London cast a shadow over Sheffield when Britain's table tennis hopefuls went head-to-head at the English National Championships last week.
With a home Olympic Games looming and competition fierce for places on Team GB, the chance to win a national title was more significant than ever.
In a battle of youth against experience, Andrew Baggaley, Britain's highest-ranked player in the world rankings, fell to 18-year-old Liam Pitchford in the knockout rounds.
Baggaley told BBC Sport: "I'm not massively disappointed. I'll get over it because my main target is the Olympic European qualification tournament [in April]."
When Baggaley made the claim last year that he wanted to qualify for the 2012 Olympics without using a host nation place, few thought it was possible.
Britain is not one of the powerhouse nations of table tennis, despite the Mayor of London's best efforts, but Baggaley - who has played professionally since he was 13 - has added fuel to his claim by reaching a career-high of 119 in the world this year, the highest of any current GB player.
He's also had his most successful year on the international circuit, reaching the quarter-finals of the world-class Hungarian Open in January.
"I've been having a really good season," he said. "I had a great event in Hungary where I got to the latter stages, so that's helped my chances, and I have a brilliant opportunity to qualify [for the Games]."
For Derbyshire teenager Pitchford, the win was just one of a handful of high-profile victories against seemingly superior opposition in recent months, including world number nine Vladimir Samsonov.
"I've been training out in Germany a lot, which is better practice than in England. I'm playing with the world's top players day in, day out and it helps my confidence and my game."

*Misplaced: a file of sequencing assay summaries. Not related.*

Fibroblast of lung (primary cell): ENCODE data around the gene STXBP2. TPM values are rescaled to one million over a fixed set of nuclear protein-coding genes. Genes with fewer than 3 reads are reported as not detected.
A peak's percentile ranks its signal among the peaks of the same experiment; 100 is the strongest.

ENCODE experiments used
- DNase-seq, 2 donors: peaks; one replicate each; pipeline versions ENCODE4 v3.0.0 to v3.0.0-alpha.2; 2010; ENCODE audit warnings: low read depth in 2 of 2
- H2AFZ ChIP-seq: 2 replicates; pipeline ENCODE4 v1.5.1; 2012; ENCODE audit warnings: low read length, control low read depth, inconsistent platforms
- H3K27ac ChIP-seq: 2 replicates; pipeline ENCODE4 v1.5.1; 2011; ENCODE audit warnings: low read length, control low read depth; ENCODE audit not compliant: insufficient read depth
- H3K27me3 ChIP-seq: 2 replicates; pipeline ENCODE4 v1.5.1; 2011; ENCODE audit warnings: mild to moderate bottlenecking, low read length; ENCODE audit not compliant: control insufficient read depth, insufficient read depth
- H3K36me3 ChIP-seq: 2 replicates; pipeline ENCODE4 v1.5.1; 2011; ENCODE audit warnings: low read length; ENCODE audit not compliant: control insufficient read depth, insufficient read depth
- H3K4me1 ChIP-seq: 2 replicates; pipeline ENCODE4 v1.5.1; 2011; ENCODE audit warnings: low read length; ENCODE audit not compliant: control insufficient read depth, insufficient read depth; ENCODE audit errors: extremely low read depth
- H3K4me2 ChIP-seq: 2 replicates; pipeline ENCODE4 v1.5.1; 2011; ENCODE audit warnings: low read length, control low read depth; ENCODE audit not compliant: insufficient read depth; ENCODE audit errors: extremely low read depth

Pitchford and 29-year-old Baggaley are two of six men battling for the three available places to represent Britain at London 2012. Along with Paul Drinkhall, who won the men's singles title in Sheffield, they are most likely to be selected by British Table Tennis as they sit highest in the world rankings.
That means the sport's biggest personality, Londoner Darius Knight, risks missing out on a home Games unless he can prove to selectors that he will be competitive.
"If they look at what I have to offer in terms of being a sportsman and ambassador for the sport, I think I should definitely [be selected]," he told BBC Sport.
"Unfortunately my ranking hasn't improved as much as I would have hoped, but I'm on the right track so I think I've got a good chance."
Knight defied his ranking along with playing partner Danny Reed to secure the men's doubles title ahead of favourites Drinkhall and Pitchford.
"I'm an outsider to be selected," Reed told BBC Sport. "A win in the doubles puts a good argument forward but a win in the singles is the big one. I've still got a bit of time but I need to really perform."
Joanna Parker and Kelly Sibley continued their dominance of the women's game by winning their fourth English doubles title in five years.
Parker, who lost out in the women's singles to Sibley, told BBC Sport: "I'm in a good position, at the moment I'm number one in Britain in the world rankings.
"But it's not all about being selected, it's about competing once you get to the Olympics."